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Summary: What Rahab is not known for is what matters most. Her faith.

In the book of Joshua 2, we are introduced to a women by the name of Rahab.

Rahab lived in the city of Jericho, in fact her house was built on the outer wall that surrounded the city for protection.

From her window overlooking the wall, she would be able to see the travelers who would come to her city before they even entered the gates.

If she eyed a handsome young man about to enter the city, she could capture his attention by leaning out her window and calling down to him, if she wanted.

Rahab could not have asked for a better place to live than right here on the outer wall of her city. And the reason for that was because Rahab was a prostitute.

She was a women who would sell her body for the pleasure of men.

When men who had traveled from great distances would come to her walled city, all she would have to do to let them know that she was available, was pretty herself up, lean out her window and call down to them.

How many hearts do you think she had broken?

How many homes do you think she had destroyed?

How many families had she torn apart?

How many marriages had she ruined?

And she did it all, for the love of money

It wasn’t like she was homeless or living in the streets that forced her into this lifestyle.

It wasn’t that she had no one to help or give her encouragement and support.

The Bible tells us that her mother, father, brothers and even her sisters lived right there in the same city.

And yet she traded loot for lust

All through the Bible, wherever her name is mentioned, right next to it are the words, “The Prostitute”. Rahab, The Prostitute.

That is how she will forever be remembered

She will be forever remembered for what she once was and probably not for what she became.

You see, one day her whole life changed.

She eventually met a man who loved her more for who she was than for what she did and he happened to be a prince.

In time they married and had a child together, the child’s name was Boaz. And like all love stories, as far as we know they did live happily ever after.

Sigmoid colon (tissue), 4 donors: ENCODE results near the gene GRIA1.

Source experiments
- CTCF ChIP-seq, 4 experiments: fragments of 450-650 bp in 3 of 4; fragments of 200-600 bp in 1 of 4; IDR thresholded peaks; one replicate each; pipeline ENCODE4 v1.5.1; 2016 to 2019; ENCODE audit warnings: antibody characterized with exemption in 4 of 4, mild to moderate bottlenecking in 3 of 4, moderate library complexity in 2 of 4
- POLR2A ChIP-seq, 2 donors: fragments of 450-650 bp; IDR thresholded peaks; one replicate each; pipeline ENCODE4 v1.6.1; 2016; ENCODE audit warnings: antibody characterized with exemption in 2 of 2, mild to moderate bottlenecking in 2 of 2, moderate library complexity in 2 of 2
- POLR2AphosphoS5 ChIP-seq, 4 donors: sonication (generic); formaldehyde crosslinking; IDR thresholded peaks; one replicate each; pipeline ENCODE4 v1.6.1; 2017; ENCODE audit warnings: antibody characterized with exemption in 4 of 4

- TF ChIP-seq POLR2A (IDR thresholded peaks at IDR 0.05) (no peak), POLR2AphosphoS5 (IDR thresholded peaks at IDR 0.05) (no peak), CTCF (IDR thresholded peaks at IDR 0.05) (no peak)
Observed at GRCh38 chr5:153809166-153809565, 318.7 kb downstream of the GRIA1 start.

But, lets back up to the beginning of the story. Back to the time, where Rahab first comes into the picture, during her days of harlotry, Joshua 2.

One night, she met two men who had come from a distant land, they come to her city to spy out the place.

These two men belonged to a larger group of people who were the grown children of former slaves.

They had just come from wandering in the desert for forty years because their fathers had refused to believe in the God that had freed them from slavery.

And while the rest of their people are waiting on the other side of the river, ready to come and conquer this land, which had been promised to them by God some 400 years earleir.

These two men, finds themselves in the company of a Lady of the night, named Rahab.

Rahab’s story really is quit unique, not simply because she was a prostitute but because she was a prostitute that expressed her belief in God more than the people who claimed to have belonged to him did.

Let’s read her story, Joshua 2

Then Joshua son of Nun secretly sent two spies from Shittim. "Go, look over the land, especially Jericho." So they went and entered the house of a prostitute named Rahab and stayed there. The king of Jericho was told, "Look! Some of the Israelites have come here tonight to spy out the land." So the king of Jericho sent this message to Rahab: "Bring out the men who came to you and entered your house, because they have come to spy out the whole land." But the woman had taken the two men and hidden them. She said, "Yes, the men came to me, but I did not know where they had come from. At dusk, when it was time to close the city gate, the men left. I don’t know which way they went. But, go after them quickly. You may catch up with them still."

Talk about it...

Sherm Nichols

commented on Mar 23, 2007

Dear Contributor, While I usually don't leave comments, I have to take issue with your conclusions regarding the rightness of lying in specific circumstances. What have you have, in essence, concluded is that if a lie is not to benefit myself, and the cause is important enough (e.g. human life), it's right to lie. This makes me the subjective judge of right and wrong, and concludes that I am in good standing when I speak the devil's "native tongue." I'm sorry, I believe this is a mistake and that studies in ethics will take you to more God-honoring conclusions. Please prayerfully reconsider what you have taught here.

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